Subcommittee E: Section 1
by Rebecca Reilly
Various studies performed within the past several years indicate that transgenic crops are a possible cause of direct, non-genetic, damage to the environment. However, all observed effects thus far have been equivalent those caused by herbicide and pesticide treatments on traditional crops.
Some bioengineered products, like Monsantos "Roundup Ready" soybean, involve the application of an herbicide, in this case Roundup, to the fields. While the weeds are killed, the transgenic crops remain unharmed by the application. However, other beings are harmed by this product. In fact, Roundup is "the third most commonly reported source of pesticide-related illness among California farmworkers". Another area for potential concern is that, depending on the application method and weather conditions at the time, Roundup can drift up to 800 yards from the area to which it was applied. This could necessitate that farmers within that area use the "Roundup Ready" crops in their fields in order to avoid damage from the weed killer, thus decreasing the amount of natural crops produced, and perpetuating any problems associated with bioengineered food crops. It is important to note here that such particle drift can occur with any herbicide, is not specific to this product, and, in fact, is less likely to occur with Roundup than with many other herbicides because Roundup is "virtually non-volatile". These transgenic crops involving herbicides seem to entail potential damage to surrounding plants and animals, but no more so than other, more traditional, herbicides.
Various laboratory studies have found that damage done to predators could be very significant. The Swiss Federal Research Station for Agroecology and Agriculture found that the insects called green lacewings "have elevated mortality" when they consume other insects that consume Bacillus thuringiensis,or Bt corn. Bt is a common type of toxin used in genetically engineered crops, and is a natural pesticide from bacteria. Recently, a study at Cornell University found that the pollen from Bt corn can kill the caterpillars of Danaus plexippus, the monarch butterfly. Almost half of the monarch butterfly larvae that were fed on leaves that had the pollen of Bt corn died after four days, while those not exposed to the pollen did not die. The larvae that survived the Bt corn pollen "ate less, grew more slowly and suffered higher mortality" than larvae that were not exposed to this type of pollen. Causing death to insects seems to be a characteristic of several Bt products. This is also an area for concern because the pollen of Bt corn, for example, can be carried by the wind for up to 60 yards.4 This pollen could pose a threat to insects in the area to which the pollen drifts, thus extending the area in which Bt has an effect on the ecosystem. However, it is vital to note that Bt, in addition to its use in genetically engineered crops, is also used as a pesticide in traditional and organic farming. Again, transgenic crops do not seem, at this point in time, to pose more of a threat to the environment than do other crops and the methods used to encourage their cultivation.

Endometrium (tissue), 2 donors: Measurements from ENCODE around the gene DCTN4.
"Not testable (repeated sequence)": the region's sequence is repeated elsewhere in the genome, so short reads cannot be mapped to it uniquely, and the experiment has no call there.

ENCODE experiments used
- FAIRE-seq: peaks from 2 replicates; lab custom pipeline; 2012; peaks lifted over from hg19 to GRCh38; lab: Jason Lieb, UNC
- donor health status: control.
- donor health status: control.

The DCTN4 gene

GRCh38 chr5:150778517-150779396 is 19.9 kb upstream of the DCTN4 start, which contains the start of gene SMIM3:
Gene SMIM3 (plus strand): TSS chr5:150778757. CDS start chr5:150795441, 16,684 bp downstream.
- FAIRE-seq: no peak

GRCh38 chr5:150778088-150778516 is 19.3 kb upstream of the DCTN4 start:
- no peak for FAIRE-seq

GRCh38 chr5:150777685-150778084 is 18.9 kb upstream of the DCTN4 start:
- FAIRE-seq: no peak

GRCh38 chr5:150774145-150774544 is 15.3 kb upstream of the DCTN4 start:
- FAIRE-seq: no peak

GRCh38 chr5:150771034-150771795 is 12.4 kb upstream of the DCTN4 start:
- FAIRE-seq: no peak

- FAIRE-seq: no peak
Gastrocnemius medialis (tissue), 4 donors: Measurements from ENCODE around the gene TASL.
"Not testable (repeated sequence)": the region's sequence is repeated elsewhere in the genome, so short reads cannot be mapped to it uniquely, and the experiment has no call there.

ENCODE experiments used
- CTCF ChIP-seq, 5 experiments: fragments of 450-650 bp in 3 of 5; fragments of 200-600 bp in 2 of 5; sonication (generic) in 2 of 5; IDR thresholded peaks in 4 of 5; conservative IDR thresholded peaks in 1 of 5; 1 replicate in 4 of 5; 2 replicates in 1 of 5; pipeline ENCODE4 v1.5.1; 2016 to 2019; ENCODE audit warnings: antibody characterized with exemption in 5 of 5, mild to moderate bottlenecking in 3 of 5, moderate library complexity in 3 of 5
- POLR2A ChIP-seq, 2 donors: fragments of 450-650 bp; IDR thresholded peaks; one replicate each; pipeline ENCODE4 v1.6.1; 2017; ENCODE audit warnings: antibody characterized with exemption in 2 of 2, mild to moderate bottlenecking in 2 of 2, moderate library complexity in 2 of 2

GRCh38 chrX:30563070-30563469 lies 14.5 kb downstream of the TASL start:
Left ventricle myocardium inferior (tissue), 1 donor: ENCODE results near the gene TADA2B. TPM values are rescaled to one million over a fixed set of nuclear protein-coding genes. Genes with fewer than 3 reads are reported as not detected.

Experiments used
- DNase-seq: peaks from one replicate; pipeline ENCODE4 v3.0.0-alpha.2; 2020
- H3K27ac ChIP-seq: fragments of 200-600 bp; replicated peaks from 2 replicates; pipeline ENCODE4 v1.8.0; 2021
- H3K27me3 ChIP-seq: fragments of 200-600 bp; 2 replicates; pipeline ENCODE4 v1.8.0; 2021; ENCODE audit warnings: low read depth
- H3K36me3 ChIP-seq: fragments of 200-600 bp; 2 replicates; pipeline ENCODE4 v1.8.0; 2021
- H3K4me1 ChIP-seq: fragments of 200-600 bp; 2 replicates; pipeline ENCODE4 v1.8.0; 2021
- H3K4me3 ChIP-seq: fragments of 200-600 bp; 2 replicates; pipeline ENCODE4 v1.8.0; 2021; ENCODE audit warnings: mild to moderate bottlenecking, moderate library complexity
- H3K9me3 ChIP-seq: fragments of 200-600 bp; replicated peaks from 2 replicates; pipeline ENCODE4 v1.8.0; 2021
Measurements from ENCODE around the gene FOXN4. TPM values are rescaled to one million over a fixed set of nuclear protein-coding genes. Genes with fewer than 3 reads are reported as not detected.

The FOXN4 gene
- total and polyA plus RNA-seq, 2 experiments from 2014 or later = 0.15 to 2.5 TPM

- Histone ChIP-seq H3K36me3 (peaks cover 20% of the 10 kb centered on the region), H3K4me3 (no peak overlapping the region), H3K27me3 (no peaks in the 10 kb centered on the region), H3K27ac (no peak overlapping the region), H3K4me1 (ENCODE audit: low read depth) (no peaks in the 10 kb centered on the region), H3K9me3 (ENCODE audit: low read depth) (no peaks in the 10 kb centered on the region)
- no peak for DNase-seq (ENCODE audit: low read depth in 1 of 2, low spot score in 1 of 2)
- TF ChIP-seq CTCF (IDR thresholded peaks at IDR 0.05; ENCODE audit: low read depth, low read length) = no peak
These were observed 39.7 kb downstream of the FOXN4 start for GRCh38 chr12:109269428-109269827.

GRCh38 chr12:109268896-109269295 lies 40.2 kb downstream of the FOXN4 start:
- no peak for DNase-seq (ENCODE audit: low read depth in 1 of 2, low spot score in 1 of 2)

One potential cause for concern relating to bioengineered crops involves the pest populations that are targeted by specific crops. While the pests may die, which is the desired effect, their disappearance could allow other species that are naturally resistant to the pesticide to thrive and become overabundant.
Transgenic crops can pose a danger to people, predators, and other plants. However, their toxicity has not been proven to be more severe than that associated with the treatments used in traditional farming. Direct damage to the environment can be associated with the use of transgenic crops, but the same can be said, and to the same extent, of pesticides and herbicides used by other farmers.
Pennybacker, Mindy. "Fooling Mother Nature." Sierra 83 (1998): 14-15.
"Application Management." at http://http://www.roundupready.com/soybeans/ Accessed 12/11/99.
Stix, Gary. "The Butterfly Effect." Scientific American 281 (1999): 28-29.
Tangley, Laura. "Attack of the Killer Corn." U.S. News & World Report 126 (1999): 69.
Losey, John E., Linda S. Rayor, and Maureen E. Carter. "Transgenic Pollen Harms Monarch Larvae." Nature 399 (1999): 214.
Snow, Allison A., and Pedro Moran Palma. "Commercialization of Transgenic Plants: Potential Ecological Risks." BioScience 47 (1997): 86-96.
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